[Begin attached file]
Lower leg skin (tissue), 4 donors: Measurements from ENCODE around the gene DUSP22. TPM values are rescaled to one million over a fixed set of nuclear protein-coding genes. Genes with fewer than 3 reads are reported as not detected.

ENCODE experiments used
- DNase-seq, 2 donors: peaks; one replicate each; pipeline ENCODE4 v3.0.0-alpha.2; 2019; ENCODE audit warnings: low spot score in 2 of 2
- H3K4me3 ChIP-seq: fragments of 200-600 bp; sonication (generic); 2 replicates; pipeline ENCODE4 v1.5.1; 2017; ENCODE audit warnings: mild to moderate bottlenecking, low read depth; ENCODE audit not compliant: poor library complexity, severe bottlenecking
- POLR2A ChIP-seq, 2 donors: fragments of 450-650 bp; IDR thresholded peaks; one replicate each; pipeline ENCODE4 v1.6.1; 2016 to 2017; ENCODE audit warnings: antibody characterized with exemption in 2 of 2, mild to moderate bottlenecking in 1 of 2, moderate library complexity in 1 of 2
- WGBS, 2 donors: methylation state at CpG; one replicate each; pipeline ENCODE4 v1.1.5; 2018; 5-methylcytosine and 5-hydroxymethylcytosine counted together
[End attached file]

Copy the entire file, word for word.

Lower leg skin (tissue), 4 donors: Measurements from ENCODE around the gene DUSP22. TPM values are rescaled to one million over a fixed set of nuclear protein-coding genes. Genes with fewer than 3 reads are reported as not detected.

ENCODE experiments used
- DNase-seq, 2 donors: peaks; one replicate each; pipeline ENCODE4 v3.0.0-alpha.2; 2019; ENCODE audit warnings: low spot score in 2 of 2
- H3K4me3 ChIP-seq: fragments of 200-600 bp; sonication (generic); 2 replicates; pipeline ENCODE4 v1.5.1; 2017; ENCODE audit warnings: mild to moderate bottlenecking, low read depth; ENCODE audit not compliant: poor library complexity, severe bottlenecking
- POLR2A ChIP-seq, 2 donors: fragments of 450-650 bp; IDR thresholded peaks; one replicate each; pipeline ENCODE4 v1.6.1; 2016 to 2017; ENCODE audit warnings: antibody characterized with exemption in 2 of 2, mild to moderate bottlenecking in 1 of 2, moderate library complexity in 1 of 2
- WGBS, 2 donors: methylation state at CpG; one replicate each; pipeline ENCODE4 v1.1.5; 2018; 5-methylcytosine and 5-hydroxymethylcytosine counted together